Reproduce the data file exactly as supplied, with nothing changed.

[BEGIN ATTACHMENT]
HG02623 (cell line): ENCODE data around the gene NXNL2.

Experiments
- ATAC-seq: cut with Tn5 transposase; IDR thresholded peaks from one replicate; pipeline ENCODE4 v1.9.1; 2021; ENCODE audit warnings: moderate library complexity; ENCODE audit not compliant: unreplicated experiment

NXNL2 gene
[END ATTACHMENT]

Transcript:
HG02623 (cell line): ENCODE data around the gene NXNL2.

Experiments
- ATAC-seq: cut with Tn5 transposase; IDR thresholded peaks from one replicate; pipeline ENCODE4 v1.9.1; 2021; ENCODE audit warnings: moderate library complexity; ENCODE audit not compliant: unreplicated experiment

NXNL2 gene